Ubuntu – Permission of a .desktop file


Need some clarification about the permissions of .desktop files. I can see all the .desktop files in /usr/share/applications/ owned by root have permission,


also examples.desktop at $HOME owned by user has the same permission. All of those run properly.

But when I am going to create a custom .desktop file having the same permission it is throwing the following error message,

Untrusted application launcher
The application launcher "myapp.desktop" has not been marked as trusted. If you do not know the source of this file, launching it may be unsafe.

But adding the execution permission is allowing it to run without any issue.

Q: Why custom .desktop files need to have +x permissions to run or how some .desktop files can run without execution permission? Is it possible to run a custom .desktop file without execution permission?

Best Answer

This is from Ubuntu's security policy:

Execute-Permission Bit Required

  • Applications, including desktops and shells, must not run executable code from files when they are both:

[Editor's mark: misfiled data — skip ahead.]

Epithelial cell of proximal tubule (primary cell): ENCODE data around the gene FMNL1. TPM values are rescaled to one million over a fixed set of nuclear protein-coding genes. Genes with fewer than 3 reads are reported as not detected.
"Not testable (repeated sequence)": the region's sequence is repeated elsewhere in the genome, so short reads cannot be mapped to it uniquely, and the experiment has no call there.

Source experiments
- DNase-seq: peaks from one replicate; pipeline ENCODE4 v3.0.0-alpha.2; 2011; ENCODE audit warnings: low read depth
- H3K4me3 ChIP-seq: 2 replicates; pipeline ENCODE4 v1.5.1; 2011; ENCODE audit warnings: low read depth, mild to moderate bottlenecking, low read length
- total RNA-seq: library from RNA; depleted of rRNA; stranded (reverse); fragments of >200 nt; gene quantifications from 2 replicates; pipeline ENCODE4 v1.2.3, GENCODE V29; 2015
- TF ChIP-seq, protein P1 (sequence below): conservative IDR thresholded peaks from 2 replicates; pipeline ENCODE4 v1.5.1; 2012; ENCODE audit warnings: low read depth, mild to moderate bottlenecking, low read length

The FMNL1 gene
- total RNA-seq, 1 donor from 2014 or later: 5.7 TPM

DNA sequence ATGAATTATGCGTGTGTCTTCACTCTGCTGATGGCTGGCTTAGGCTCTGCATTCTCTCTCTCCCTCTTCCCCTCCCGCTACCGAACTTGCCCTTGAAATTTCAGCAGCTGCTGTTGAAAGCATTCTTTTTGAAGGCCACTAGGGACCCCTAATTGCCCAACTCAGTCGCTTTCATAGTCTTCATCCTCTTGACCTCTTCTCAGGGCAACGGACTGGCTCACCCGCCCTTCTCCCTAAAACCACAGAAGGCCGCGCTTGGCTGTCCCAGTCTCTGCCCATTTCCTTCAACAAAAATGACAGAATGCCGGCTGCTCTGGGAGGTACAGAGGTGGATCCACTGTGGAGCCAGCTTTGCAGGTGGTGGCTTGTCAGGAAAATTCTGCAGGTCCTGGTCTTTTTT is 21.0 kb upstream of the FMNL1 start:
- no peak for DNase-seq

• lacking the executable bit
    • located in a user's home directory or temporary directory.
  • This includes *.desktop, *.jar, and *.exe files.

  • Nothing may provide a workaround to run them anyway automatically ...

So yes, according to this policy, it should be possible to run a .desktop file without the executable bit set. According to this policy you would only have to move that file out from the /home/ and /tmp/ directories and then you can launch it without the executable bit set. This is in theory/according to the policy.

In practice nautilus will allow you to launch .desktop files without the executable bit set from the XDG_DATA_DIR directories and from the ~/.gnome2/ directory. You can check the XDG_DATA_DIRS with the echo $XDG_DATA_DIRS command. So if you put your .desktop file in in an XDG_DATA_DIR or in ~/.gnome2/ you will be able to launch it from nautilus without the executable bit set. At least on 12.04 it works like that. How is this in line with the aforementioned policy I do not know.

For the examples.desktop mentioned in the question: That .desktop file is a different kind of .desktop file. It is a "Link", it doesn't want to execute anything, it basically works as a symlink. These kinds of .desktop files work everywhere.